Monday, August 24, 2009

Beginnings of Quilting - Part II

The "Spanish Bombast Period" was from approximately 1545 to 1620 A.D. During this time, quilting was used on some of the finest costumes to be found in any land. The early history of the patchwork quilt is of the development of work that had been undertaken in Europe in the mid-sixteenth to early seventeenth centuries. Bombast style clothing was definitely in vogue, as the clothing was so heavily ornamented with jewels that the clothes were instantly eye-catching and very appealing. Because of the weight of the jewels, it was necessary to have a number of layers of fabric to support them. These layers were quilted to hold them all together, and many times, the costumes were quilted and/or embroidered in gold and where the stitches crossed, studded pearls and other fine gems were attached.

There are many beautiful examples of quilted petticoats that were worn from the early part of the 18th century to the latter part. For the most part, the overskirt hid the petticoats almost entirely, except for a narrow panel down the front that was designed specifically to allow one to catch a glimpse of the artisan's craftwork beneath. These historical, wearable artifacts can be found in modern museums today.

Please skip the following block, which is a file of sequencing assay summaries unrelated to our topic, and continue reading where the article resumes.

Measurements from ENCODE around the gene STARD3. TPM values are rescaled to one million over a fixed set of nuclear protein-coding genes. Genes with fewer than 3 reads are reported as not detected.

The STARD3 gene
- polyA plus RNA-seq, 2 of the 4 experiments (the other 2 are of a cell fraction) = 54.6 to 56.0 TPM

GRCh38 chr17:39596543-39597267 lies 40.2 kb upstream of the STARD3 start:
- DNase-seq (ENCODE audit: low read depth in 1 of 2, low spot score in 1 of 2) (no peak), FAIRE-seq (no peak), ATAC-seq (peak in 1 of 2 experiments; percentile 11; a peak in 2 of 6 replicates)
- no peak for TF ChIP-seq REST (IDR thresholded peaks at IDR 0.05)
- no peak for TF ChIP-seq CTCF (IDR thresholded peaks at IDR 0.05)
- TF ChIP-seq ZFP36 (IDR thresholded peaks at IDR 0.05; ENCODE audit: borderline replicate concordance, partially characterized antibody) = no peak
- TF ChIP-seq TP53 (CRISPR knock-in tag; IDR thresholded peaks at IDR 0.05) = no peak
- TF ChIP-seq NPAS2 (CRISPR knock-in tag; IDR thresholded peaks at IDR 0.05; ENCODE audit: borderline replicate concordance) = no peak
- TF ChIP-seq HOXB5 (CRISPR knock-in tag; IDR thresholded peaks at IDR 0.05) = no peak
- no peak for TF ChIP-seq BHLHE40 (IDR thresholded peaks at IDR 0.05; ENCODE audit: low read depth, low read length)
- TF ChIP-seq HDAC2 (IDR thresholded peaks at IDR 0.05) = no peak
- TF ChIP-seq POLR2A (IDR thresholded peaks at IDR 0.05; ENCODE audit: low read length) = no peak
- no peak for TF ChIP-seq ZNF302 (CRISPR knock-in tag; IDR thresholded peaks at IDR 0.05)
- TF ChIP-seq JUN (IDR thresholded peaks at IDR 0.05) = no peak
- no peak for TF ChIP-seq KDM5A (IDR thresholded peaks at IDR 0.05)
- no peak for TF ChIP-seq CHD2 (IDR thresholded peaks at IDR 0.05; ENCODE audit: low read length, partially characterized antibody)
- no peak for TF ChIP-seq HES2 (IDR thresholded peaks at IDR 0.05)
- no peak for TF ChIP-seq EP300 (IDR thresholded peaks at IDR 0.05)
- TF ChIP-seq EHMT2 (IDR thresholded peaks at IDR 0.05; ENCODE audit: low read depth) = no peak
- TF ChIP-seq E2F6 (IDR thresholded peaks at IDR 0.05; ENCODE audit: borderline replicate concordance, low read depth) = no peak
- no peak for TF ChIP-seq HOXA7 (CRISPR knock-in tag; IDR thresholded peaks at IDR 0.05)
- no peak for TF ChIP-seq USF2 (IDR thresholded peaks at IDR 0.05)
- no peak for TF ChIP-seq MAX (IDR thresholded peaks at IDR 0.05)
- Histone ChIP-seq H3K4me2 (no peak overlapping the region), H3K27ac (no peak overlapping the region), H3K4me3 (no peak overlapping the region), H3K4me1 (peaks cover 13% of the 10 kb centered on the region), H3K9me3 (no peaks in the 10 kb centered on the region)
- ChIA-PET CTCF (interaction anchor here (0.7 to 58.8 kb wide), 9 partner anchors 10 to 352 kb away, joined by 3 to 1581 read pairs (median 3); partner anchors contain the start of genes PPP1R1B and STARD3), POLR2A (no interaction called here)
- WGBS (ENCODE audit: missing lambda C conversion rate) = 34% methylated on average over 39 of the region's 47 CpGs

Quilted clothing has not gone out of style! There is much evidence of quilted clothes worn in the winter in China and Japan. In France, the peasant women of some of the districts wear quilted petticoats still, and in Holland, several of the quilted petticoats are worn at the same time. Here in America, quilted garments can be found in many forms, from coats and jackets to evening wear. Even sports uses quilted garments for protection, such as in hockey, football, or any sporting game where the player or umpire needs a quilted shield. A very popular quilted garment is a vest. There are many patterns available on the market. They're fast, easy to make, gorgeous, and can let a quilter show his/her magnificent creativity.

This article, including all of the parts in the series, can be found in its entirety on Quilting Passion.

No comments:

Post a Comment

Thank you so much for commenting!